Transforming how students learn

The University of Georgia (UGA) is implementing an active learning model to increase student engagement, The Chronicle of Higher Education reports. Research shows that active learning—a student-centered approach that encourages students to collaborate and reflect on how knowledge is constructed—leads to greater academic success compared to traditional lecturing, and can narrow attainment gaps among students from underrepresented groups. 

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UGA defines active learning as an “approach rather than a method” that incorporates different teaching and assessment practices and techniques based on the foundational work of Kathryn Patricia Cross and Thomas A. Angelo in Classroom Assessment Techniques: A Handbook for College Teachers (1993). Active learning techniques range from simple reflection activities (where students think critically about how and what they’re learning) to more complex case-based and inquiry learning (where students apply their knowledge to real-world scenarios and investigate real world problems).

To integrate active learning on campus, UGA has budgeted over $1 million to transform several traditional classrooms with fixed tables and chairs into more flexible active learning spaces that facilitate discussions, project-based learning, and other peer engagement activities. Other initiatives include providing opportunities for students to navigate and thrive in an active learning environment, such as the University Housing’s Residential Curriculum for on-campus student residents that blends community building, interpersonal skills, social awareness and responsibility, and well-being so that students can succeed inside and outside the classroom. UGA also plans to expand its professional development programs, such as the Active Learning Summer Institute, a three-week intensive course open to full-time faculty members. Faculty accepted into the program receive a $7,500 stipend to teach the course they’ve redesigned during the summer institute. 

These efforts are focused on “creat[ing] an environment in which our undergraduate students can’t help but encounter active learning somewhere across their curriculum,” Meg Mittelstadt, director of UGA’s teaching center, tells The Chronicle.

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Transforming teaching culture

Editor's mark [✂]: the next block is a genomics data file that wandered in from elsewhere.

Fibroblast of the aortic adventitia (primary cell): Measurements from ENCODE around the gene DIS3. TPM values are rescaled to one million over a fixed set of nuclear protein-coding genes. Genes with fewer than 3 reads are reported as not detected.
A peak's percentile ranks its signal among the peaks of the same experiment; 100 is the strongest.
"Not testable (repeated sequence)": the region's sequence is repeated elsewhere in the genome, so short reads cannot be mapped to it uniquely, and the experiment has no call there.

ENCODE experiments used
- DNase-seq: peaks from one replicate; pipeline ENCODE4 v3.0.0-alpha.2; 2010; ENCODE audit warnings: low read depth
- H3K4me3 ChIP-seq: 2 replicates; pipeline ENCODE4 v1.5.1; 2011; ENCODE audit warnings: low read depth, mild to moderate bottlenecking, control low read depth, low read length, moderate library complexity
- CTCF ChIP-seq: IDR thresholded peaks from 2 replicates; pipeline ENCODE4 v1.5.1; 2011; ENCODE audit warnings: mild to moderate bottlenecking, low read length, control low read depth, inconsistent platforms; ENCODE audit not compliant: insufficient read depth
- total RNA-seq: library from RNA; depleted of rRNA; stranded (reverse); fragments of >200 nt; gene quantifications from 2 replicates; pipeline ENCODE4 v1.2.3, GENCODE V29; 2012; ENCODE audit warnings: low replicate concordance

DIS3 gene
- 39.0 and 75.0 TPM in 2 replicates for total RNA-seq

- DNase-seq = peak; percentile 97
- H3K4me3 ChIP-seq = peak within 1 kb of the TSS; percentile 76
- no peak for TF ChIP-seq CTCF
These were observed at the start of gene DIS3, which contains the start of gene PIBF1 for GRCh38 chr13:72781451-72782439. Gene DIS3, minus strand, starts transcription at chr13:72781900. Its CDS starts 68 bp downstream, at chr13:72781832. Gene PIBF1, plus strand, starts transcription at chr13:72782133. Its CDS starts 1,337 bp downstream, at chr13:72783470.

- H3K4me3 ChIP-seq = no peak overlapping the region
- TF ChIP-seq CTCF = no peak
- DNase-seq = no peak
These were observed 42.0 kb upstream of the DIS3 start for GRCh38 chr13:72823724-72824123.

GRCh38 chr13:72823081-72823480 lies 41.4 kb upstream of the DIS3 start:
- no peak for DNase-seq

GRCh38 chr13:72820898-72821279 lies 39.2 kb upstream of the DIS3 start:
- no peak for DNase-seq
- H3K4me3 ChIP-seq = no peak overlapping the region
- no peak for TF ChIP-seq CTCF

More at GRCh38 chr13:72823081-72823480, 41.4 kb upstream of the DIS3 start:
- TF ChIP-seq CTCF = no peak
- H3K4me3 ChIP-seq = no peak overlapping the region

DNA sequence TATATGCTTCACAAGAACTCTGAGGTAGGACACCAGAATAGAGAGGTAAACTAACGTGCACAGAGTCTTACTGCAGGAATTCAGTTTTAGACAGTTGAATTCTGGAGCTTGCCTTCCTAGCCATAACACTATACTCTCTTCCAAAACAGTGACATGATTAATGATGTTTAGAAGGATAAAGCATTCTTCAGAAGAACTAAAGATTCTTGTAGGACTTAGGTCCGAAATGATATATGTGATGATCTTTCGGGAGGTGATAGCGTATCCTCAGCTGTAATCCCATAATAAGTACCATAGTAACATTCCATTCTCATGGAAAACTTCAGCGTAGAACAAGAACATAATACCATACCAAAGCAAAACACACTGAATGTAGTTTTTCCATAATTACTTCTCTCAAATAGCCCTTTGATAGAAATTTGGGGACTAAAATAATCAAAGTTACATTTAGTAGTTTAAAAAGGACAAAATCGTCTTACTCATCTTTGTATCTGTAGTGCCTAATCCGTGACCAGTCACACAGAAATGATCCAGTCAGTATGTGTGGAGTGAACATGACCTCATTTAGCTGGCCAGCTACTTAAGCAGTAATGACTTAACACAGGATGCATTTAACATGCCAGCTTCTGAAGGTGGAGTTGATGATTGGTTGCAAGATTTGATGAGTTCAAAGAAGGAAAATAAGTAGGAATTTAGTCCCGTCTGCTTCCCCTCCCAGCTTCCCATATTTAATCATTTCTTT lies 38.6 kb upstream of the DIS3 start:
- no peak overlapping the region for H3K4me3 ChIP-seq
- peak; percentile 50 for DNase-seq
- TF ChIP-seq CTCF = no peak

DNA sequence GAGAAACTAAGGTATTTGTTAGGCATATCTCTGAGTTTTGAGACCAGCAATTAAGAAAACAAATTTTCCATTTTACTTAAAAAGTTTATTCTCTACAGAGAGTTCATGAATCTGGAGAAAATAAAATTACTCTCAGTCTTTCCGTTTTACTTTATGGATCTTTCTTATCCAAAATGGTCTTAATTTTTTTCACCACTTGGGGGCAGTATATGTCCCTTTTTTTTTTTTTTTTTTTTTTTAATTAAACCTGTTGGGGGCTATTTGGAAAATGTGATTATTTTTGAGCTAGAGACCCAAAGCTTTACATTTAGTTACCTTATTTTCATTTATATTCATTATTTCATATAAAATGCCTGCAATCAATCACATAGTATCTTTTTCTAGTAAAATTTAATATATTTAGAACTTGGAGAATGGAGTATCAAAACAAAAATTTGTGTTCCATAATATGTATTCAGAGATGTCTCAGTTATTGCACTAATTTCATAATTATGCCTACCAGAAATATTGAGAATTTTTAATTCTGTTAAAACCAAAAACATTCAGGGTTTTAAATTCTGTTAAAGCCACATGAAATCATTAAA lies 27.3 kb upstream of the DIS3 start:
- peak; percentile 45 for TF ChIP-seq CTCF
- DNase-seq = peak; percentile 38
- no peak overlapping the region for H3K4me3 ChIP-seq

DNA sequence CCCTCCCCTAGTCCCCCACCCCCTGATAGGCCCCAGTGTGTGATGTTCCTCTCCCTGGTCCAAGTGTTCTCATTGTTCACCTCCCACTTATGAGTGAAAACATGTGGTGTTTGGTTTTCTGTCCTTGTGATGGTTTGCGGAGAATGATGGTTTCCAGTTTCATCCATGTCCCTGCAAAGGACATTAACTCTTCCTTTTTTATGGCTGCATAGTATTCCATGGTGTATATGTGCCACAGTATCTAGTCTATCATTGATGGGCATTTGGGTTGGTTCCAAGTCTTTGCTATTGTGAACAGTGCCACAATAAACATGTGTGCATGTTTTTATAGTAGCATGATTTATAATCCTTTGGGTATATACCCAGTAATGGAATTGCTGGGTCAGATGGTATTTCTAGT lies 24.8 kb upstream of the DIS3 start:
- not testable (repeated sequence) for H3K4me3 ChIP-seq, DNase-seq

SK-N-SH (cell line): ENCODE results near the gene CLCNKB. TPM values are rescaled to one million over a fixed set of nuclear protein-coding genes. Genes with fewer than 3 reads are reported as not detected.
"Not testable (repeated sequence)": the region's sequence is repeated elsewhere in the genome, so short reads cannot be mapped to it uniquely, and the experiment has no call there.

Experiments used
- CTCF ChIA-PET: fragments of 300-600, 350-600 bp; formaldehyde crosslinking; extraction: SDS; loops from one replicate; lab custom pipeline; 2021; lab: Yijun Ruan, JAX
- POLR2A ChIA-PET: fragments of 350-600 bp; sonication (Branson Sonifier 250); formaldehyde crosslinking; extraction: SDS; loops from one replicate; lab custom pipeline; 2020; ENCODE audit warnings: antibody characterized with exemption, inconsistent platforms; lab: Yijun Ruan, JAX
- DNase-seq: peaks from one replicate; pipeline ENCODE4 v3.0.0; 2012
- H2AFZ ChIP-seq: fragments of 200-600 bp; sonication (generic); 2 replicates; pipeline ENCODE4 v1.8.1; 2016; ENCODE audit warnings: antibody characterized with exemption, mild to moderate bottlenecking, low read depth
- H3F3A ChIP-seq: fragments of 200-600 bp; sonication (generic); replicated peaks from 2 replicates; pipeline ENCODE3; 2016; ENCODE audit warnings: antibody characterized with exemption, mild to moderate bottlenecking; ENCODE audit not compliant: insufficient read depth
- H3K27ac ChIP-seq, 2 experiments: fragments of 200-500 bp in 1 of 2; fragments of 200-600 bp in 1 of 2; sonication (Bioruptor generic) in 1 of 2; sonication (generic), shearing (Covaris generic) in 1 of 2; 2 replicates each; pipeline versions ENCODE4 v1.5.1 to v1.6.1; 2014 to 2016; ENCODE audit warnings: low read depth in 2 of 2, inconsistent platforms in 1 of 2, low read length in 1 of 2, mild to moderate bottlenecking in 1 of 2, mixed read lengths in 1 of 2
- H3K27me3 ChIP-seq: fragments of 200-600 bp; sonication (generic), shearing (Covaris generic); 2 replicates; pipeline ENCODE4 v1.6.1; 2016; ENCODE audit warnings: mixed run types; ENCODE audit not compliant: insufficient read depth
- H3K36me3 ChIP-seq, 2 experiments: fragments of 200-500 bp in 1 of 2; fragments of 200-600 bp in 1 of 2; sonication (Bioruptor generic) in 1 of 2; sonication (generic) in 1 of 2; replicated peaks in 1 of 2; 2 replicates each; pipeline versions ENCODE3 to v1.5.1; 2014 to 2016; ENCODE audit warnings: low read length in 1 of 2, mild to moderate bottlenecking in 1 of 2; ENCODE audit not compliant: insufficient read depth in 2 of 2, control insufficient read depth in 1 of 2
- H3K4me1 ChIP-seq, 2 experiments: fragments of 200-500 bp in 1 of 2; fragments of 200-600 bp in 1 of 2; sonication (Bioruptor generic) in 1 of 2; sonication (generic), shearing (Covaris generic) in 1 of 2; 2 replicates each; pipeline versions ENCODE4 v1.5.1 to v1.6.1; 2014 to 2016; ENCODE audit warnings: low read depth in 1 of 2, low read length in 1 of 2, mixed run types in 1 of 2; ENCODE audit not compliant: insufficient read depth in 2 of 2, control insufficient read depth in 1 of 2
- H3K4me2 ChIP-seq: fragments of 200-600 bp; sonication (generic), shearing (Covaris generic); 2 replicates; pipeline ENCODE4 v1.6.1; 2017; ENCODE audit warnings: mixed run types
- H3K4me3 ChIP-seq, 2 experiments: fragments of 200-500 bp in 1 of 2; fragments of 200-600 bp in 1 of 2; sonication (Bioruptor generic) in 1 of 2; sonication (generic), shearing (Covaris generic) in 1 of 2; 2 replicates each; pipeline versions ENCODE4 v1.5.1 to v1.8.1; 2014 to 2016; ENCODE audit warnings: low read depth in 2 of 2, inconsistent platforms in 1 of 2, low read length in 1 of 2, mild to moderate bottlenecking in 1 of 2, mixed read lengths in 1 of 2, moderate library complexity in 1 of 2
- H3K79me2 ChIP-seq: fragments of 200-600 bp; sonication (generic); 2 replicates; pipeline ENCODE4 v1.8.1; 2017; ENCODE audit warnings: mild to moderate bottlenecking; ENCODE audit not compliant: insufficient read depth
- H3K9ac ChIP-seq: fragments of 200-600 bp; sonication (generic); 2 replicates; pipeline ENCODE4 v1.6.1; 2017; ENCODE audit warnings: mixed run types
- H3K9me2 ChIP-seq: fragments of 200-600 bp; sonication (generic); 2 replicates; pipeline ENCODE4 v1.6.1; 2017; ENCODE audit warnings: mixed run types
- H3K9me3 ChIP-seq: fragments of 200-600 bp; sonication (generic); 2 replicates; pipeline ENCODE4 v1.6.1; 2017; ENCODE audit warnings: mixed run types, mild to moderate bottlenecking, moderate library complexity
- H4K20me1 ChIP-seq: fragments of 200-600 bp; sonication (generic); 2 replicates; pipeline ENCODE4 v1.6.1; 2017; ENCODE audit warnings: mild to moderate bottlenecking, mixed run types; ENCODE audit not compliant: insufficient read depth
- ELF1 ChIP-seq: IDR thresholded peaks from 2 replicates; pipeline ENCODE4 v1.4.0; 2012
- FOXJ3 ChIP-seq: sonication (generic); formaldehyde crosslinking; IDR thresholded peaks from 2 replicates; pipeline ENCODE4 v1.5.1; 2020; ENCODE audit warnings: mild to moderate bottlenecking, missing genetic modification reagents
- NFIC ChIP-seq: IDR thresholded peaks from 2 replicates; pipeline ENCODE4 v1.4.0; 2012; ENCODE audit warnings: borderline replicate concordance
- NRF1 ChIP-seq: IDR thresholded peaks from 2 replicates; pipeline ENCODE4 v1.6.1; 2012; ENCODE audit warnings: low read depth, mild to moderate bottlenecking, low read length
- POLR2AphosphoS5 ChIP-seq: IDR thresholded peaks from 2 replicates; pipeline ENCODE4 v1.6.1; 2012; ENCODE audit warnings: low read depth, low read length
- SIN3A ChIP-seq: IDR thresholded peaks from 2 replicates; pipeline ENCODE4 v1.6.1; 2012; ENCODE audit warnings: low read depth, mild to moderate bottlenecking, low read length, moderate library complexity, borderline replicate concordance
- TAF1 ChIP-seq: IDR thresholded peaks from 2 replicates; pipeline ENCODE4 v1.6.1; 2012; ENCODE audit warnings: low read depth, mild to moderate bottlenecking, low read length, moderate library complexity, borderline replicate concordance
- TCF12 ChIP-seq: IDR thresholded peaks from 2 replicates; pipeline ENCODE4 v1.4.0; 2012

The push toward active learning is part of UGA’s Quality Enhancement Plan (QEP), which UGA’s accreditor, the Southern Association of Colleges and Schools Commission on Colleges, requires from all of its member institutions as part of its reaffirmation process. Most U.S. colleges and universities offer professional development programs focused on teaching faculty members quick “tips and tricks” because they are run through departments operating on shoestring budgets. UGA’s plans to invest in more intensive professional development programs that ensure professors implement active learning approaches are particularly ambitious, teaching experts tell the Chronicle. If successful, UGA’s efforts could encourage other universities to make similar investments.

The implementation of active learning approaches has yielded positive results in large gateway courses meant to weed out students pursuing demanding majors. UGA instructors who attended the Active Learning Summer Institute redesigned their introductory physiology courses to encourage more in-class collaboration, resulting in a drop in its DFWI rate—or the number of students who got a D or F grade, withdrew from the course (“W”), or whose progress was recorded as incomplete (“I”)—from 19% to 11%. Active learning approaches in precalculus and calculus I classes led to a combined 750 more students passing the courses each year. The math department was awarded an active-learning change grant so that professors can incorporate active learning throughout the full calculus sequence. Institutional support, such as UGA’s investment in professional development and the support it offers its faculty, is crucial to changing teaching culture and adopting active learning approaches that boost student success, experts tell the Chronicle.

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